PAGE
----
Artist Zach Harris' latest exhibition Zero Hour, which is now currently on view, is his third show at Galerie Perrotin, and this time it is in New York. The paintings hang on the walls, like invitations to enter other levels of space and time. They play with the logic of doing furniture, too. He carves on the panels where he paints and frames, and returns to frame another time. Some of the paintings are 10 years old, as he had begun painting them long before, they are sort of in an infinite recess of time. Duration is fundamental in his infinite processes.
With him, we are exposed to the wonders of time as a malleable element that confronts our concept of perception. Each painting is a particular universe. Harris shows us different kinds of perception, because of the transformative qualities of the paintings, they change when you approach them. You have to finally invest time into slow looking, and just experience this specific moment. The pieces are resisting time, never being really done, or finished. As he describes them, they are more like ‘mindscapes’ rather than landscapes because, for him, everything is a mindscape, and an illusion, too. Welcome to another world, try to escape, you won't be able to.
Zach Harris Metalmagazine 12.jpg
Your paintings are obsessively detailed, and I read that this meticulous repetition acts as a mantra for you because meditation is essential in your life. Could you tell us more about this approach?
I approach making art as if it's an ongoing practice, somewhat like a legit musician who plays and practices every day or a monk who has a daily practice to keep themselves in tune with present circumstances. I like to improvise and become excited and deeply involved with my process in the studio.
I try to start my days by drawing, which is direct and revealing. It's important to get in touch with your touch and how the materials and processes feel; to make internal adjustments if you are going too fast or your attention keeps going astray or you are having doubt, etc. As you get better and more lucid with drawing day after day, it makes everything else you do in your studio better. It's not a must in my life, but close to it. It's much easier to get into those states with a daily practice and rituals, but even then it always feels painfully slow and I freak out and get frustrated and mad every single day. I should probably be on medication, but instead, I'm on meditation.
And what about your slow processes?
My artwork is obsessively worked over and definitely oriented towards small subtle shifts in perception, but ‘meticulous repetition’ is actually not something I do or believe in much. I'll program a machine or laser to do the real meticulous and repetitive stuff. Being a robot is not good for the mind.
I read that you understand the detail in your pieces as ‘visual dynamite,’ could you explain that?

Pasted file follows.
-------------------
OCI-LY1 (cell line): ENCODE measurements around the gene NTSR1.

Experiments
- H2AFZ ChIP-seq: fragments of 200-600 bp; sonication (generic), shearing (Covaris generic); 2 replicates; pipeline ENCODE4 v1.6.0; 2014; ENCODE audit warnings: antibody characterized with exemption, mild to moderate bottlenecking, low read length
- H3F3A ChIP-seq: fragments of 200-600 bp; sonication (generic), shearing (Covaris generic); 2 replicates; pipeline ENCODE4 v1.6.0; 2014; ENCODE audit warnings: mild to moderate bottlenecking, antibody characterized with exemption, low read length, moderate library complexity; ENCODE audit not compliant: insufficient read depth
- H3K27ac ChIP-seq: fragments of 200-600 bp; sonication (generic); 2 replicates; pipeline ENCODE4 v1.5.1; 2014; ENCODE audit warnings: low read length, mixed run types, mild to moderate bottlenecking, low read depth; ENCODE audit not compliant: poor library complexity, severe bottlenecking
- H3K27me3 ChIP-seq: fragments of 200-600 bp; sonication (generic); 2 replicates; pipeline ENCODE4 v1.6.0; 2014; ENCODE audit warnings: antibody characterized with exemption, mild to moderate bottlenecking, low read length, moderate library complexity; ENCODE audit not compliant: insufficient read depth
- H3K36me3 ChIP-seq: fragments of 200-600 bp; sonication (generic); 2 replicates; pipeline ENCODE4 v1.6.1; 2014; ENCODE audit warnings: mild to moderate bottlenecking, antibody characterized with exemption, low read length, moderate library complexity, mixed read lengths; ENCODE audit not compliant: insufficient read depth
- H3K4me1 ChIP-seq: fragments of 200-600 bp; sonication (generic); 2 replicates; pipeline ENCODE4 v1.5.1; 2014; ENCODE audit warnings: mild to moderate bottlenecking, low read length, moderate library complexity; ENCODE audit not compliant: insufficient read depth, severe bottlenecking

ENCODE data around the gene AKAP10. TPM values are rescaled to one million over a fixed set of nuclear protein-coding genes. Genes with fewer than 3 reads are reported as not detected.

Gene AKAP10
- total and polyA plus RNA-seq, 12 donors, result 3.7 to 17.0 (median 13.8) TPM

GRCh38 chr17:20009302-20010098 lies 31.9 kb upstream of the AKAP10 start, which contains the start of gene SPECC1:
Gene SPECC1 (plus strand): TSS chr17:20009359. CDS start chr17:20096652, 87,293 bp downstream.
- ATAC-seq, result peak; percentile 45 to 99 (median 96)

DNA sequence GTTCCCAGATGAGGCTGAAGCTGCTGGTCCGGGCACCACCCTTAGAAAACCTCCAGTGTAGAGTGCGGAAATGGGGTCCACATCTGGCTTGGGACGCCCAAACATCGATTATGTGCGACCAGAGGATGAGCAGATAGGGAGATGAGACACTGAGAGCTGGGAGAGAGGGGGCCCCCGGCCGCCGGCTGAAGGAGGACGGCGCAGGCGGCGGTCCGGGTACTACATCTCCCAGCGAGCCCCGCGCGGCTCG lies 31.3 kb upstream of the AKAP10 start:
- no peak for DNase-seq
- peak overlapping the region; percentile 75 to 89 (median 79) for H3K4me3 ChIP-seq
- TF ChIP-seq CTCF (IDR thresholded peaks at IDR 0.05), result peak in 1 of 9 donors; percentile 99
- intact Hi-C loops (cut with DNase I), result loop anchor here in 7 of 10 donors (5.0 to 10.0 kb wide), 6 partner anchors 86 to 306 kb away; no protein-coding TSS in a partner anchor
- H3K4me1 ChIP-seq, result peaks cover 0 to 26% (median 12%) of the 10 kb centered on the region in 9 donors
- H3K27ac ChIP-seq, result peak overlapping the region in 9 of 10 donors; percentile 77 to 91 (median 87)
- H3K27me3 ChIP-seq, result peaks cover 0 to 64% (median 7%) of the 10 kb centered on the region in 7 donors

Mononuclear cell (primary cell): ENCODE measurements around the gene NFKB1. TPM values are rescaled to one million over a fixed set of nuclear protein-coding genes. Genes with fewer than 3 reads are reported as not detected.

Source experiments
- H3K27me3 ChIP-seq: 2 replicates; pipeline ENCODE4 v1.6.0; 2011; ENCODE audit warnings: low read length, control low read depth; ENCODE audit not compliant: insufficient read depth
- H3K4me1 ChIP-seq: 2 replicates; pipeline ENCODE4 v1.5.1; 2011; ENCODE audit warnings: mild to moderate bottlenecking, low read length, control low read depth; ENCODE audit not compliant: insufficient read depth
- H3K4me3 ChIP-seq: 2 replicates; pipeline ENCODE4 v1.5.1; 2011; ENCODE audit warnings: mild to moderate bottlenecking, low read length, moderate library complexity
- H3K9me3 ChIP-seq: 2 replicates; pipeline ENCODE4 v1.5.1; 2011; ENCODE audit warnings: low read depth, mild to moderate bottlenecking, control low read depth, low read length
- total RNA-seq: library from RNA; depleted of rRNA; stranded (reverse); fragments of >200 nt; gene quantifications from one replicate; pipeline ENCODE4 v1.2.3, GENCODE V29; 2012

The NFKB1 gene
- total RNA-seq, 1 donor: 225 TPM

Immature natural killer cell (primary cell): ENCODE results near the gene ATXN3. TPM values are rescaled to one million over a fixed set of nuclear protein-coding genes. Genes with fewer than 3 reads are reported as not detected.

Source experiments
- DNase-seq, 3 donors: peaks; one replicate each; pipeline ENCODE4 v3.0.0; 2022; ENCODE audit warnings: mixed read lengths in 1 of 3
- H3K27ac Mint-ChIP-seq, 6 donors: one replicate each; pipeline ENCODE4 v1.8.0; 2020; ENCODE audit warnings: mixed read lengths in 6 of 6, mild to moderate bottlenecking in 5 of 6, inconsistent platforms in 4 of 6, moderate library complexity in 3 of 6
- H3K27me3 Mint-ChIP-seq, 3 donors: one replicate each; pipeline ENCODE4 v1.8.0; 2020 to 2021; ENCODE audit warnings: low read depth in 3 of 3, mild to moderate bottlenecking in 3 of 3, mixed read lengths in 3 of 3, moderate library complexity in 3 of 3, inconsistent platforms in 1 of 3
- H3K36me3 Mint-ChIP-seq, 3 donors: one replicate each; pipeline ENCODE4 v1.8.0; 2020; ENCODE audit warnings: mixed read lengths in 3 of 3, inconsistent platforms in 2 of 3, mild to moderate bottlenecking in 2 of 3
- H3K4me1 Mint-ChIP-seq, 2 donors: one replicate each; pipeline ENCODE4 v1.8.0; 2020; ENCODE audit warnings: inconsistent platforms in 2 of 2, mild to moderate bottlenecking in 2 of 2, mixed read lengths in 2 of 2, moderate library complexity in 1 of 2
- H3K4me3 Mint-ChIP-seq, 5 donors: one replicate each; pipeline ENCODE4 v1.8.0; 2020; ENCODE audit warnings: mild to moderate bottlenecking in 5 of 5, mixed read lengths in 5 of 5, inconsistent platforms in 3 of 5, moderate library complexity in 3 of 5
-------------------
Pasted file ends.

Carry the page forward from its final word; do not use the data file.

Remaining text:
I hope I didn't use the term ‘visual dynamite,' but if I did, I meant dynamite in terms of dynamics, like contrast dynamics and the dynamics of abstract elements which are always present in our experience.
Zach Harris Metalmagazine 6.jpg
Curtain Call / Camel Sky, 2014 – 2021
You take around 2 or 3 years to create an artwork, can you tell us more about that?
Honestly, I've never been able to complete or finish a painting but 2-3 years is the average time I'll work on something. Some pieces in this Perrotin show took longer, and certain sections are 10 years old. I'll often take something old and attach it or do something new to it, then rework everything together. Each piece is made in its own peculiar way though. We didn't know how to date them exactly either, which I liked. They have no clear beginning or ending, which is one reason for the show's title Zero Hour.
How do you know when it’s time to stop?
There is never really a time to stop, and I don't appreciate it when art has obvious ‘finishing’ moves. I sort of think a lot of ‘abstract’ painting or non-objective-ish paintings that really struggle with finishing, in my mind. I guess I am restless and I like to do different processes, like woodworking or tiny figure drawing, as well as designing graphic files, or doing spontaneous painting.
When is it time to stop a meditation session? Everyone says it's better to set a timer, which I agree with, so I guess the gallery deadlines have their purpose, but honestly, I think the deadlines are the death of much art in the art world. I would like to be an antidote to that.
Can you tell us more about your hybrid object-painting? Sometimes it's similar to furniture.
I've always felt that making a nice painting is not enough, so I keep going and build parts out and frame things and then frame that again. I end up creating this sort of hybrid object-painting thing that slips through the cracks a bit, where the viewer can't exactly tell if it's new or old or even what exactly they are looking at. The time/space should be puzzling. I like the paintings to emanate a volumetric sense of time that resonates with history but also has a sci-fi vision. In this regard, it's also important that the viewer senses the artwork must have taken a long time and that this artist is placing value on tripping out and pursuing a personal vision.